Would you invest millions in a speculative product for which there was no demand? You would if you were Gov. Nathan Deal.
Would you invest millions of dollars in a company manufacturing widgets if that company lost 25 percent of its widgets in shipping? You would if you were Gov. Nathan Deal.
Of course, Gov. Deal has not been known for his acumen in his personal investments, but here he’s investing our tax dollars…and we should be very concerned.
It was these shaky investments, doled out as part of the Governor’s Water Supply Program (GWSP) that the Georgia Water Coalition highlighted in its recently released “Dirty Dozen,” a list of the 12 worst offenses to Georgia’s water (full list available at http://www.garivers.org/gawater/dirtydozen.htm).
A week before this list was released, the Deal Administration announced that it would invest $45 million in four water supply projects including the proposed Glades Reservoir in Hall County and the proposed Richland Creek Reservoir in Paulding County.
Thankfully, for Lumpkin and Dawson county residents, the Deal Administration opted not to provide funding for the proposed Calhoun Creek Reservoir—a pipedream that even Gov. Deal balked at…for now.
The need for the Glades Reservoir, to be filled with water diverted from the Chattahoochee River upstream of Lake Lanier, is very much in question. Depending on the outcome of studies by the U.S. Army Corps of Engineers, Hall County and others may be able to take much more water from Lake Lanier, rendering Glades unnecessary.
In fact, to make it easier to funnel money to Glades, in October the Deal Administration changed the application rules for the GWSP, eliminating the requirement that applicants demonstrate a need for new water supply though 2050.
Likewise, the necessity of Paulding County’s Richland Creek reservoir is very doubtful. The county’s unrealistic population growth projections, its anemic water conservation efforts and uncertainty over how much water will be available from Lake Allatoona (the county’s current water supply) leave one wondering about the projected $90 million dam project (more than $50 million of which has already been provided by the Deal Administration through state loans).
What’s worse, the Paulding County Water Department, which would handle the water from this reservoir loses one out of every four gallons that it distributes because of leaking pipes and other inefficiencies.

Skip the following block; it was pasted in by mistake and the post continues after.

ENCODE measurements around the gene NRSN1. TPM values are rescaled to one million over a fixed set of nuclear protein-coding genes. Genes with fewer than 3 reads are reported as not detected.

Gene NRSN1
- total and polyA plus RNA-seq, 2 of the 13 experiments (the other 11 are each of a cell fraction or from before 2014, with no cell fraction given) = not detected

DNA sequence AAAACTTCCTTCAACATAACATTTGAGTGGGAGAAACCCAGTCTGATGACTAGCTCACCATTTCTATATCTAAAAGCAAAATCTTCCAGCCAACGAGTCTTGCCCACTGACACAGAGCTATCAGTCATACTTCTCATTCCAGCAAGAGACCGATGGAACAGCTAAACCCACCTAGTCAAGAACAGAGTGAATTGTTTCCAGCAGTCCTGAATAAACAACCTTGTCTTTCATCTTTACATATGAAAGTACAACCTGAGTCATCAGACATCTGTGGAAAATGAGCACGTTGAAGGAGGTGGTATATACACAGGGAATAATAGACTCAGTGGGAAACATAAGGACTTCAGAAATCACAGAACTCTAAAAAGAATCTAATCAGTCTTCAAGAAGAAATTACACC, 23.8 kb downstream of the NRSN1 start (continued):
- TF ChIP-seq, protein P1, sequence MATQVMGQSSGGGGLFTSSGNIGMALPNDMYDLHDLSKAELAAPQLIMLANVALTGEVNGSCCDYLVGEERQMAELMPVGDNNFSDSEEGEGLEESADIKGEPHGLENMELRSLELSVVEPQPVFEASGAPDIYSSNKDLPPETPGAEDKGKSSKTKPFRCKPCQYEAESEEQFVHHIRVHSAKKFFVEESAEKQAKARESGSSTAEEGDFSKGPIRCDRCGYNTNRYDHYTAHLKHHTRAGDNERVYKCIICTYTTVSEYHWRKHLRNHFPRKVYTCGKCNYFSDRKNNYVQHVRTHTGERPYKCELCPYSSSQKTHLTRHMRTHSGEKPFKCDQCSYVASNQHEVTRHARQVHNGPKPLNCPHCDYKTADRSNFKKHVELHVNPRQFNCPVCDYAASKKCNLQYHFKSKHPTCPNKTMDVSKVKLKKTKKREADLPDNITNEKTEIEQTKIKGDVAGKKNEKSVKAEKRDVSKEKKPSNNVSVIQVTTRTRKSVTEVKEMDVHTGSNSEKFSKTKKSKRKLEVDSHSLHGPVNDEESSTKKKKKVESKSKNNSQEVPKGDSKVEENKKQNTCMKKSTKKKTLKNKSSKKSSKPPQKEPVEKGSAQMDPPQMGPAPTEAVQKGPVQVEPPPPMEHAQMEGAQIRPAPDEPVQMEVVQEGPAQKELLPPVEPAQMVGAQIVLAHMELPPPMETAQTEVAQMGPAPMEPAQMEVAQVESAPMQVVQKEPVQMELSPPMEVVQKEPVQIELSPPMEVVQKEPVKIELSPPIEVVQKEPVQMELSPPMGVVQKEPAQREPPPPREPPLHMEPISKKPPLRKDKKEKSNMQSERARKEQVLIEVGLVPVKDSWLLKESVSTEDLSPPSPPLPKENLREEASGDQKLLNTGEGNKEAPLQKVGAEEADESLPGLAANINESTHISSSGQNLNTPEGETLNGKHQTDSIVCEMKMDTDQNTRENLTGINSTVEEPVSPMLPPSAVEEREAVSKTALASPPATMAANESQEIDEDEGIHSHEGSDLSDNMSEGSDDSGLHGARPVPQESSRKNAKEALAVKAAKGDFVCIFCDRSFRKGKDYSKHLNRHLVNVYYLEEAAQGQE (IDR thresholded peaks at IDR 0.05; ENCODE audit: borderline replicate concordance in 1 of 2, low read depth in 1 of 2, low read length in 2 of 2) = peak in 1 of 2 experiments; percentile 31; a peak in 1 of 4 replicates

Yet, the Deal Administration remains fixated on building dams. The single-minded focus is driven largely by the two-decade old water war with Alabama and Florida where it appears the Deal Administration’s strategy is to build its own reservoirs, control what flows into the federal lakes (Allatoona and Lanier) and circumvent federal control of these multi-state river systems.
The Administration’s latest move is to change yet another state rule (to be voted on by the Department of Natural Resources Board in December). This one would expand the state’s claim of “ownership” of water released from reservoirs upstream of Lanier and Allatoona.
To put Gov. Deal’s water spending priorities in perspective, consider this: During the past two years, he has directed $160 million to reservoir projects while sending only about $22 million to water efficiency projects which are generally considered the most cost-effective water supply investments we can make.
These mixed-up priorities and rule changes serve only to aggravate already contentious relations with Alabama and Florida—not to mention the federal government—and make reaching a water sharing agreement with our neighbors that much more elusive.
Alabama and Florida have already balked at Glades Reservoir, and a similar project on the Etowah River (Hickory Log Creek Reservoir), though completed, has gone unused because the Corps has repeatedly blocked Georgia’s claim of “ownership” of the water released from this reservoir into the Etowah River and Lake Allatoona.
Does the Deal Administration expect a different outcome from Glades Reservoir?
If Gov. Deal were wise he’d place a moratorium on dam investments until we know how much water we can realistically take from the big federal reservoirs. Simultaneously, he should direct his water supply funds to help communities like Paulding County fix their leaking pipes.
But don’t hold your breath; we’re dealing with Deal, a governor known for unwise business investments.